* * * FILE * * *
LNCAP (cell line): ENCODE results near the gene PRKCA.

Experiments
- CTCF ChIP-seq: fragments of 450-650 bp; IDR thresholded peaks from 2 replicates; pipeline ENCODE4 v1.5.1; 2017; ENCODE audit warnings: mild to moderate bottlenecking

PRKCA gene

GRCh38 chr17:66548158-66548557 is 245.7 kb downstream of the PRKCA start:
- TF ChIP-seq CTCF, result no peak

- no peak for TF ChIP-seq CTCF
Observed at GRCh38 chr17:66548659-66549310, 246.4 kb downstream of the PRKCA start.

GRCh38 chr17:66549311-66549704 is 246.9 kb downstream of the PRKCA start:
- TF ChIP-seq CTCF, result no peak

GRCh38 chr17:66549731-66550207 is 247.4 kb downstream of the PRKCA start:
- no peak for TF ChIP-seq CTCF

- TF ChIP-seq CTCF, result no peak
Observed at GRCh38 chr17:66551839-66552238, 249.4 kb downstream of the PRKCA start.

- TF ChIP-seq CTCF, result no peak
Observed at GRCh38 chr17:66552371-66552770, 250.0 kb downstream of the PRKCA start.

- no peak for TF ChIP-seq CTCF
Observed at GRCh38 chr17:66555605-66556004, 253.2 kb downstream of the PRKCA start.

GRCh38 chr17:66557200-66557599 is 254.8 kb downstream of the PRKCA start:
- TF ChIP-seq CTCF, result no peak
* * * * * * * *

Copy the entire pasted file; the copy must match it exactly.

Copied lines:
LNCAP (cell line): ENCODE results near the gene PRKCA.

Experiments
- CTCF ChIP-seq: fragments of 450-650 bp; IDR thresholded peaks from 2 replicates; pipeline ENCODE4 v1.5.1; 2017; ENCODE audit warnings: mild to moderate bottlenecking

PRKCA gene

GRCh38 chr17:66548158-66548557 is 245.7 kb downstream of the PRKCA start:
- TF ChIP-seq CTCF, result no peak

- no peak for TF ChIP-seq CTCF
Observed at GRCh38 chr17:66548659-66549310, 246.4 kb downstream of the PRKCA start.

GRCh38 chr17:66549311-66549704 is 246.9 kb downstream of the PRKCA start:
- TF ChIP-seq CTCF, result no peak

GRCh38 chr17:66549731-66550207 is 247.4 kb downstream of the PRKCA start:
- no peak for TF ChIP-seq CTCF

- TF ChIP-seq CTCF, result no peak
Observed at GRCh38 chr17:66551839-66552238, 249.4 kb downstream of the PRKCA start.

- TF ChIP-seq CTCF, result no peak
Observed at GRCh38 chr17:66552371-66552770, 250.0 kb downstream of the PRKCA start.

- no peak for TF ChIP-seq CTCF
Observed at GRCh38 chr17:66555605-66556004, 253.2 kb downstream of the PRKCA start.

GRCh38 chr17:66557200-66557599 is 254.8 kb downstream of the PRKCA start:
- TF ChIP-seq CTCF, result no peak